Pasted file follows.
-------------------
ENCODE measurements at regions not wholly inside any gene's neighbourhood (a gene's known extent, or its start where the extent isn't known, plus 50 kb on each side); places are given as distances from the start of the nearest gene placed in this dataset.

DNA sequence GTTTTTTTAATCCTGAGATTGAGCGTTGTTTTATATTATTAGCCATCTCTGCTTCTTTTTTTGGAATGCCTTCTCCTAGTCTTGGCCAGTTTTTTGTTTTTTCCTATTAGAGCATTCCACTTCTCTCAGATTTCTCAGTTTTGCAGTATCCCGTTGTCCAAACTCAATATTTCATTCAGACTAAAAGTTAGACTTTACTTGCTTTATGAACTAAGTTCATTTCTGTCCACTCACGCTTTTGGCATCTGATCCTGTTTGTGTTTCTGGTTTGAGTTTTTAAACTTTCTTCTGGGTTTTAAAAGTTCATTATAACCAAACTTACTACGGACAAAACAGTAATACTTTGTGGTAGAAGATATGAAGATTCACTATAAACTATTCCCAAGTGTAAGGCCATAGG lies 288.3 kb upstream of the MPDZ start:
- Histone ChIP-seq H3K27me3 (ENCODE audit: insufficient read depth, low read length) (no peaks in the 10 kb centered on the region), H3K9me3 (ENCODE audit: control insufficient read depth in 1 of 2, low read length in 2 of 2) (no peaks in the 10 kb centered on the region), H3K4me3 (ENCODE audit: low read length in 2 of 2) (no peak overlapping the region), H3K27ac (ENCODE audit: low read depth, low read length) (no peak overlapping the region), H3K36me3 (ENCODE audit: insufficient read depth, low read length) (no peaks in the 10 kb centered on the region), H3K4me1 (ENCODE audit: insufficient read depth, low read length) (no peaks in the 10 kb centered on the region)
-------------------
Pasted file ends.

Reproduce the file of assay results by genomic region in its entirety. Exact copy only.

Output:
ENCODE measurements at regions not wholly inside any gene's neighbourhood (a gene's known extent, or its start where the extent isn't known, plus 50 kb on each side); places are given as distances from the start of the nearest gene placed in this dataset.

DNA sequence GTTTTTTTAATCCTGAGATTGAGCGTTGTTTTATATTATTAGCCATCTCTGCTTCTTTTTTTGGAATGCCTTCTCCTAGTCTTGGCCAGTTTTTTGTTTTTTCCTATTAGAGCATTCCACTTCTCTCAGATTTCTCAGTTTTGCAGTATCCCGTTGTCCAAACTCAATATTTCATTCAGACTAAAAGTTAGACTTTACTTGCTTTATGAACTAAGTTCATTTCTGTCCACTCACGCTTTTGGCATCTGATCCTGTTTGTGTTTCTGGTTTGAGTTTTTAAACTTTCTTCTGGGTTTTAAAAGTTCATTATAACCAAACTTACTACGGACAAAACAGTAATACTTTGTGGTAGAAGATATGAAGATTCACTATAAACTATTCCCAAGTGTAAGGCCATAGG lies 288.3 kb upstream of the MPDZ start:
- Histone ChIP-seq H3K27me3 (ENCODE audit: insufficient read depth, low read length) (no peaks in the 10 kb centered on the region), H3K9me3 (ENCODE audit: control insufficient read depth in 1 of 2, low read length in 2 of 2) (no peaks in the 10 kb centered on the region), H3K4me3 (ENCODE audit: low read length in 2 of 2) (no peak overlapping the region), H3K27ac (ENCODE audit: low read depth, low read length) (no peak overlapping the region), H3K36me3 (ENCODE audit: insufficient read depth, low read length) (no peaks in the 10 kb centered on the region), H3K4me1 (ENCODE audit: insufficient read depth, low read length) (no peaks in the 10 kb centered on the region)